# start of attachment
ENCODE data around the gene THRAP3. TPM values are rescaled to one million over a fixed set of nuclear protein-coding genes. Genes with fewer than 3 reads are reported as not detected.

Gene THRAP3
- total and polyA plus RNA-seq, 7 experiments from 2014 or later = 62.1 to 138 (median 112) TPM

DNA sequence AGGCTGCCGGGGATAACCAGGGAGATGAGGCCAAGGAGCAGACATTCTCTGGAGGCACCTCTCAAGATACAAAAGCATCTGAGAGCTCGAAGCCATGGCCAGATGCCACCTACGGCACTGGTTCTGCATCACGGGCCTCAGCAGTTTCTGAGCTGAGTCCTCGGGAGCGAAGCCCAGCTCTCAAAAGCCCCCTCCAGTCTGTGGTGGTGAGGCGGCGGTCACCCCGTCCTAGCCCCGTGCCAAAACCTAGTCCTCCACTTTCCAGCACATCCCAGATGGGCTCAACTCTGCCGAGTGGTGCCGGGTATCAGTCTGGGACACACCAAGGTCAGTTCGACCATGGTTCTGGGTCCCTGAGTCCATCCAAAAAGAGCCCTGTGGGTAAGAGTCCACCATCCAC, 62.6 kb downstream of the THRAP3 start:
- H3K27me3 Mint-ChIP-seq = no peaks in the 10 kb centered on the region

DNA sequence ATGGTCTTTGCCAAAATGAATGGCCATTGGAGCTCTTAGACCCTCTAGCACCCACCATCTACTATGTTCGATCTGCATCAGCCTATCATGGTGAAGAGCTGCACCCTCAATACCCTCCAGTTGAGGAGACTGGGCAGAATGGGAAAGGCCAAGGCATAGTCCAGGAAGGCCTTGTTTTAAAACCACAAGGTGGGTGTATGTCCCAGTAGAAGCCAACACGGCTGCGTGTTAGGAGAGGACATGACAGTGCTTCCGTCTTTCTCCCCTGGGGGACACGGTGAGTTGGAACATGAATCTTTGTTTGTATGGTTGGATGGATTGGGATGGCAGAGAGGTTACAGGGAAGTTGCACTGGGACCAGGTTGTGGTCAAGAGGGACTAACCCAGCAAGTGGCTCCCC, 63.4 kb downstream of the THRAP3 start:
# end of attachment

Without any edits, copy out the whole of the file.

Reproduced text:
ENCODE data around the gene THRAP3. TPM values are rescaled to one million over a fixed set of nuclear protein-coding genes. Genes with fewer than 3 reads are reported as not detected.

Gene THRAP3
- total and polyA plus RNA-seq, 7 experiments from 2014 or later = 62.1 to 138 (median 112) TPM

DNA sequence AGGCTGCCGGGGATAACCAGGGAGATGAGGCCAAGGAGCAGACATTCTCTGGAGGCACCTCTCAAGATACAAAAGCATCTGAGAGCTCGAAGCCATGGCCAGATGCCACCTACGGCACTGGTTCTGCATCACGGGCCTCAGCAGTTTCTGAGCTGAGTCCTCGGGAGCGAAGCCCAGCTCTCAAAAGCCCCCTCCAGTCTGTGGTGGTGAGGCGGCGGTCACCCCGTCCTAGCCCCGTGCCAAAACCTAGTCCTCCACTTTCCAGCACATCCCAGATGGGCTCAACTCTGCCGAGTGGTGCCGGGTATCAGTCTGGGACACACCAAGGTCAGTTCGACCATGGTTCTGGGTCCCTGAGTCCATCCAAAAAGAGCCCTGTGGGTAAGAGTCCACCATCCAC, 62.6 kb downstream of the THRAP3 start:
- H3K27me3 Mint-ChIP-seq = no peaks in the 10 kb centered on the region

DNA sequence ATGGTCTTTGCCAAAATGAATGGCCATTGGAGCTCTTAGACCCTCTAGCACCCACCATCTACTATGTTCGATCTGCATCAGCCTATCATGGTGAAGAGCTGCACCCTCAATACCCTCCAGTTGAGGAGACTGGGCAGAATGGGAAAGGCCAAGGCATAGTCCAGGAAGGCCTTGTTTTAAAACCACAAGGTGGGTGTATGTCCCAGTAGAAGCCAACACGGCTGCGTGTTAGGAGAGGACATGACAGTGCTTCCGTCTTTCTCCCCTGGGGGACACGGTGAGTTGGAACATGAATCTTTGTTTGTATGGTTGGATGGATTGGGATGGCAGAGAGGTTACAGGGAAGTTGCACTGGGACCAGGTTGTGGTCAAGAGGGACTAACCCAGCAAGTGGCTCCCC, 63.4 kb downstream of the THRAP3 start: